Google is an absolute giant of the tech world. It’s almost redundant to talk about just how successful and far-reaching Google is as a company; it’s achieved dominance in various areas, including search engines, mobile operating systems, and internet browsers. If you use any kind of technology in your day-to-day life (which you almost certainly do), then there’s a very high likelihood that at least some of it is powered by one of Google’s systems.
Of course, for every high-profile success, Google has a failure in its past. The Google Graveyard is an unofficial list of all of the things Google has killed over the years, mostly due to lack of success or audience adoption. On that list, you will find Google+, or Google Plus, a short-lived social network that many will nevertheless remember due to a brief period during which Google was really, really trying to sell it. Here’s our potted history of Google+ and what happened to it.
2011: Google+ arrives, and what came before it
Google+ was launched in 2011. It was Google’s attempt to compete with the popular social networks of the time; at that moment in history, Facebook was riding high, and Google wanted a service that would replace Mark Zuckerberg’s in the minds of the people. Of course, Facebook is still popular today and Google+ has been consigned to the tech dustbin of history, so that should tell you exactly how well Google’s attempts came across, but we’ll get to that.
Despite what you may think, Google+ was far from the first social network introduced by the California tech company. The first of those was Orkut, a service introduced in 2004 and named after a Google employee. That was shuttered in 2014, although it had enjoyed a large following in Brazil up to that point. Orkut was followed by Google Friend Connect in 2008, which was closer to MySpace in its operation, and Google Buzz, which would eventually be folded into what we came to know as Google+.
What was Google+ actually for?
Using Google+, you could pretty much do most of the things that other social networks offered, which may have been why it failed to take off. Users could post status updates, pictures, and other content, and other users could then comment on those posts or like them (which took the form of a button marked “+1” on Google+). There were also features offered by Google+ that weren’t offered by Facebook, to the point that Mark Zuckerberg reportedly locked down his company so that it could bring Facebook to parity with Google+ during the network’s early days.
Perhaps Google+’s biggest advantage over its competitors (although it wouldn’t be seen as an advantage by consumers) was that it could be integrated into other Google services. Google eventually referred to Google+ as a “social layer” that would augment its existing offerings like YouTube, so if you wanted to comment on a YouTube video, you would need to sign up for Google+.
As you’ve probably guessed, this makes it hard to know exactly how many people signed up for Google+, since many of them may have done so simply to use Google’s other platforms. Estimates suggest that Google+ enjoyed 90 million users at the end of the first year of its launch, while 540 million monthly active users engaged with Google+ services by 2013. Again, though, many of them were simply leaving YouTube comments, so it’s hard to know who actually wanted to use Google+.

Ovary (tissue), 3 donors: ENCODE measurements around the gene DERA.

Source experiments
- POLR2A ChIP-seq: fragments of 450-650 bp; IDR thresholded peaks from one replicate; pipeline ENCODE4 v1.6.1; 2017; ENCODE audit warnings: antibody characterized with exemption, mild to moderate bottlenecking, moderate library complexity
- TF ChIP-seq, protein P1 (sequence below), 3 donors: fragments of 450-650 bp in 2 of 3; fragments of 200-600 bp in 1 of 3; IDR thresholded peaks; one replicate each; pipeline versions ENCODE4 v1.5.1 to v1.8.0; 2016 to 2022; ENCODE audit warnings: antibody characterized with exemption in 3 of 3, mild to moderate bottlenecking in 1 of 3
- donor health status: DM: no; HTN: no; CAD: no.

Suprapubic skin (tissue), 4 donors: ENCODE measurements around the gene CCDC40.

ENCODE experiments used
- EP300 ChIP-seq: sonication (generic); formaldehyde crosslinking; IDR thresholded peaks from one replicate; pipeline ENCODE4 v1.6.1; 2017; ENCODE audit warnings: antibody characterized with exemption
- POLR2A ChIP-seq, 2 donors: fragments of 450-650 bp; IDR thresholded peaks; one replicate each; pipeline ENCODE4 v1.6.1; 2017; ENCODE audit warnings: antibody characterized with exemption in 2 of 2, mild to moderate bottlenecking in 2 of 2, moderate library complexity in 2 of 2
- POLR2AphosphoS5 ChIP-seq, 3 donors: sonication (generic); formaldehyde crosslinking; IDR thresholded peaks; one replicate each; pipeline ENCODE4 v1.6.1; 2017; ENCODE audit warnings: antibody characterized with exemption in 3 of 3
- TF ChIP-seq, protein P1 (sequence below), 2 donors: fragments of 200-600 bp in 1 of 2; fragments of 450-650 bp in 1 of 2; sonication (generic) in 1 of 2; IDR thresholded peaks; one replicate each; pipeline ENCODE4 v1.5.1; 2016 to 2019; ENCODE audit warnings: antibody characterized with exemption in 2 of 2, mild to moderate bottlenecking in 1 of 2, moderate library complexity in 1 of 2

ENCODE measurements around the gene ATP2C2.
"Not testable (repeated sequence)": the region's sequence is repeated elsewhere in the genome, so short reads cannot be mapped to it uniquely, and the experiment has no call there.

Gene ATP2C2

2015: Google+ undergoes a redesign
By the year 2015, it was becoming clear that many of the users who had signed up for Google+ weren’t actually using the service itself. Statistics showed that almost half of Google’s purported monthly active users for the platform weren’t actually visiting it, so it was clear something new was needed.
That something came in the form of a redesign, which was effected in late 2015. This came after several management changes; original Google+ lead Vic Gundotra left in April 2014 and was eventually replaced by co-founder Bradley Horowitz in March 2015 after an interim period in which exec David Besbris managed the service.
Google+’s redesign emphasised speed and simplicity over a feature-rich approach, removing much of the bloat that had apparently turned consumers off. This included cutting Hangouts implementation, as well as custom URLs and Events, although the latter two would eventually make a return to the platform.
2018: Google+ shuts down
Unfortunately, this redesign wouldn’t prove effective enough to bring customers back to Google+. With apps like Facebook and Twitter dominating the social media conversation, it seemed that there was just no place for Google to operate in that sphere, and consumers were expressing disapproval over Google’s insistence on integrating Google+ into its other services. They simply didn’t want to sign up for a service they had no intention of using just to comment on YouTube videos.
In 2018, Google announced it would shut down its Google+ service in August the following year, although this was subsequently brought forward to April. The vast majority of users were spending less than five seconds on Google+, which made it obvious that the network itself wasn’t the reason they were signing up. Following this, Google shut down the business version of Google+, replacing it with another app called Currents, which was then also sunsetted in early 2022 to make room for Google Chat.
So, what lessons can Google learn from the failure of Google+? Well, it seems to us that the first and most obvious lesson is simple: don’t try to compete in a space that already has established leaders unless you’re bringing something new to the table. Google+ failed to differentiate itself from its competitors meaningfully, so it never found a home. Similarly, don’t emphasise stick over carrot; forcing users to engage with a new service is never going to endear you to them.